Though the current Supreme Court term only started on October 6, the court has already issued orders on two controversial issues and started hearing oral arguments for many other important cases.
Though the court struck down Wisconsin’s voter ID law for the upcoming midterm elections, they handed down emergency orders that upheld North Carolina’s and Texas’ voter ID laws. The North Carolina law prohibits voting and registering on the same day and does not count votes that were cast in the wrong polling place. According to SCOTUSblog, it was also found to significantly impact African Americans’ voting opportunities by a lower appeals court. Though the law may be overturned on appeal in the future, it could impact close races such as the Senate race between Senator Kay Hagan (D) and State House Speaker Thom Tillis (R), as the two were tied or Kagan had a lead within the margin of error in the latest polls. In the Texas case, Justices Sotomayor, Ginsburg, and Kagan dissented, and while no reasoning was given in support of the order, Ginsburg wrote in the dissenting opinion that the law “imposes an unconstitutional poll tax and risks denying the right to vote to hundreds of thousands of eligible voters.”
Aside from voter ID laws, the court also stopped the enforcement of parts of a Texas abortion law. As of now, Texas cannot require that abortion clinics be the equivalent of hospital surgical centers to operate, which will allow 13 clinics previously shut down to be reopened.
Though the court has been very active in issuing orders, they have also been listening to oral arguments on many major cases. One such case is Heien v. North Carolina. The defendant in the case was pulled over for a broken brake light and then was subsequently found to be in possession of cocaine. However, under North Carolina law, it is not illegal to be driving with a broken brake light, as long as your other brake light works. The court will decide whether an officer’s mistake regarding the letter of the law is enough of a probable cause to warrant a traffic stop. If the court does not find probable cause, they could potentially expand fourth amendment protections about unreasonable search and seizure. Another case that the court heard arguments about is Holt v. Hobbs, which concerns whether prohibiting a Muslim inmate from growing a half-inch beard for safety reasons violates his religious freedom.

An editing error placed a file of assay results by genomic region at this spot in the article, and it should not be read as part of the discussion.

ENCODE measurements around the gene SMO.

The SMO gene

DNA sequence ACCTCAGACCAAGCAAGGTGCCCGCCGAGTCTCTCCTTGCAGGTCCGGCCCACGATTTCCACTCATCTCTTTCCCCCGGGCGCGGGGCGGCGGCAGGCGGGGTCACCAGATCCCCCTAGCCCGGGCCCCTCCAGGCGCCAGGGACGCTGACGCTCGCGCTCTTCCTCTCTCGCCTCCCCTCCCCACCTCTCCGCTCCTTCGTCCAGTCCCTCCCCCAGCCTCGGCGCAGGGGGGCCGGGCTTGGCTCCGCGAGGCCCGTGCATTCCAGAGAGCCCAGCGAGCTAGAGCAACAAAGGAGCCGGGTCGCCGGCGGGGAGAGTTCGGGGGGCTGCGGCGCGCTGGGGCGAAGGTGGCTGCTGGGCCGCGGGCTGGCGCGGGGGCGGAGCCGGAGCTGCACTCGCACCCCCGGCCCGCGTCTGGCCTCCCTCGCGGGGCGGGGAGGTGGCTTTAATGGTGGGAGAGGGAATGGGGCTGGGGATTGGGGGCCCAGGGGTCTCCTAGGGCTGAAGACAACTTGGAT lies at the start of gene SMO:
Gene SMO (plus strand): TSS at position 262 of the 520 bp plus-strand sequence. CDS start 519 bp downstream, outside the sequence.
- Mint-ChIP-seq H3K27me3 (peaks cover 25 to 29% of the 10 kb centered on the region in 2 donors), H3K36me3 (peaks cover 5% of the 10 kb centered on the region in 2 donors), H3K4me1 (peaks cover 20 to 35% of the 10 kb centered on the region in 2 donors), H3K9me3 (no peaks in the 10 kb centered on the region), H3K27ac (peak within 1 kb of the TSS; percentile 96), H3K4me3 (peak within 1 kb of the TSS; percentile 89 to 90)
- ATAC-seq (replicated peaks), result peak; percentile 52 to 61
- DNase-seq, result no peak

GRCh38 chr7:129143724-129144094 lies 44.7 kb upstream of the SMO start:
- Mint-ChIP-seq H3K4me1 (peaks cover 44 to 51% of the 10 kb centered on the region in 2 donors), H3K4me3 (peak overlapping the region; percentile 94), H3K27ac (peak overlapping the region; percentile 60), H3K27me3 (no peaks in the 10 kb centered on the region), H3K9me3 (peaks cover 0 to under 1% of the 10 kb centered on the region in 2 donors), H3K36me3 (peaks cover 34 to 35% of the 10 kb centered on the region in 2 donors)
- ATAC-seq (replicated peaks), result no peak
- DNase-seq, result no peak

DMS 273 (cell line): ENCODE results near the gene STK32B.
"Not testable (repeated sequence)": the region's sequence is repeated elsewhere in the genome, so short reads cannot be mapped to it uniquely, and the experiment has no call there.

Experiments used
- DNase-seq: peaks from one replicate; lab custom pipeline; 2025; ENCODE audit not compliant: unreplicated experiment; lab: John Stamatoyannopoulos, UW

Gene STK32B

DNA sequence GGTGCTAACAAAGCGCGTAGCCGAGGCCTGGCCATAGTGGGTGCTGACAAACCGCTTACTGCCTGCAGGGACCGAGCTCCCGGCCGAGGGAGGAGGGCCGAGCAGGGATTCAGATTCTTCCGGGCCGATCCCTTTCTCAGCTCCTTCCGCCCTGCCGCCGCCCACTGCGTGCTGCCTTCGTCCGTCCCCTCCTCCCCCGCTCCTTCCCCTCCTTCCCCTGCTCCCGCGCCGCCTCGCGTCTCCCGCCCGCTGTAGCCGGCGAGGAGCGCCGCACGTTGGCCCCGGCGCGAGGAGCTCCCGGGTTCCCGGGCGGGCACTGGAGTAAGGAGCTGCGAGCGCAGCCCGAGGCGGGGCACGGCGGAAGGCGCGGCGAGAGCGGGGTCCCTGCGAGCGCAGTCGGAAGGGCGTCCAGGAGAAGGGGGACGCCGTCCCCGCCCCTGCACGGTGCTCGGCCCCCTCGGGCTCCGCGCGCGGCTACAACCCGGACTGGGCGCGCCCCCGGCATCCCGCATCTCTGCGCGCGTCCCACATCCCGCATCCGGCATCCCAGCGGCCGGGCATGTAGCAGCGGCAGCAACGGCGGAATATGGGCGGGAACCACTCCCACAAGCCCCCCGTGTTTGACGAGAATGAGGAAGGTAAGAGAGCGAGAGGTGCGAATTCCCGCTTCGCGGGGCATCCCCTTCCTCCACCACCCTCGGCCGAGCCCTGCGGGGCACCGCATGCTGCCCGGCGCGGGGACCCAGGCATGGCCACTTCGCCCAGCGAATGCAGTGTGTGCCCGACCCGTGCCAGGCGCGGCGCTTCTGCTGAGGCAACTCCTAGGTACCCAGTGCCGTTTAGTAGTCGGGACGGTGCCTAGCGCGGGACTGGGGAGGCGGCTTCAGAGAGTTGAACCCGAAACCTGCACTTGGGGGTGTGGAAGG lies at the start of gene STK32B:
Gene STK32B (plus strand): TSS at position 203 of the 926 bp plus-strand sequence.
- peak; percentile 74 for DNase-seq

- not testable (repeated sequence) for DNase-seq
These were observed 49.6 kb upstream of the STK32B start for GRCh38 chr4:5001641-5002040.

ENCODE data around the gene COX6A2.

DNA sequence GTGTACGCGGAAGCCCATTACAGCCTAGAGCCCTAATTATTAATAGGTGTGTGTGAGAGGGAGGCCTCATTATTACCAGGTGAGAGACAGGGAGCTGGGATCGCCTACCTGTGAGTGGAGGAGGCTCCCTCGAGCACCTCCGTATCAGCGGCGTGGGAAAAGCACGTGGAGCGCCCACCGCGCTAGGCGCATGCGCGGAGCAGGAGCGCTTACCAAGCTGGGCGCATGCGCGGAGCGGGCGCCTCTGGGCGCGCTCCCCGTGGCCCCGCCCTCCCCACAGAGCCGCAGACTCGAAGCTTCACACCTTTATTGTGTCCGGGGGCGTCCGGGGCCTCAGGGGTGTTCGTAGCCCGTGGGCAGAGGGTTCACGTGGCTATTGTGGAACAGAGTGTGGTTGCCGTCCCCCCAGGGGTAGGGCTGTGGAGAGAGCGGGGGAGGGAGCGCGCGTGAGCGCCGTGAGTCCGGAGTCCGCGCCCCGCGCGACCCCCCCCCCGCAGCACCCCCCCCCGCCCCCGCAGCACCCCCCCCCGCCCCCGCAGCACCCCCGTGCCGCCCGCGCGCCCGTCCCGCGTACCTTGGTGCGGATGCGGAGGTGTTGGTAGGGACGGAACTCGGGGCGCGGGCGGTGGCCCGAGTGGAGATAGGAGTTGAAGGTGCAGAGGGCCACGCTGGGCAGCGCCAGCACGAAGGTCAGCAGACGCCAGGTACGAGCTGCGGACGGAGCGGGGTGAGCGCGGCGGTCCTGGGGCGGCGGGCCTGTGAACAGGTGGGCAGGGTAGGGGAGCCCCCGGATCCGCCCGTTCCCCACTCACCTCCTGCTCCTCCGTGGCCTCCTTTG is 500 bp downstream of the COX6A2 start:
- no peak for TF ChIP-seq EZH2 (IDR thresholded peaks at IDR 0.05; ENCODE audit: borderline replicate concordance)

There are other high-profile cases on the docket for which oral arguments have not been heard yet. Zivotofsky v. Kerry is about whether Congress can decree that anyone born in Jerusalem was born in Israel, in effect calling Jerusalem the capital of Israel. The concern is whether or not this will compromise the President’s ability to conduct foreign affairs, as no country other than Israel has publicly taken this stance. Another case, Alabama Democratic Conference v. Alabama, considers whether the redistricting carried out by the state legislature is legal. Democrats allege it was gerrymandering because the redistricting disproportionately put minority voters into only a few districts. Alabama argues that the redistricting is legal after the Supreme Court struck down Section IV of the Voting Rights Act last year, which meant that states with a history of voting discrimination did not have to get federal approval before redistricting and could draw their districts however they saw most fit. The Court will also listen to a similar redistricting case about Arizona, deciding whether having an independent commission redistrict rather than the legislature is constitutional.
While many high-profile cases have not yet been granted an appeal, including cases involving provisions of the Affordable Care Act and whether or not there is a constitutional right to gay marriage, the court has already handed down orders that will impact the November election and heard arguments on cases that will have far-reaching effects themselves.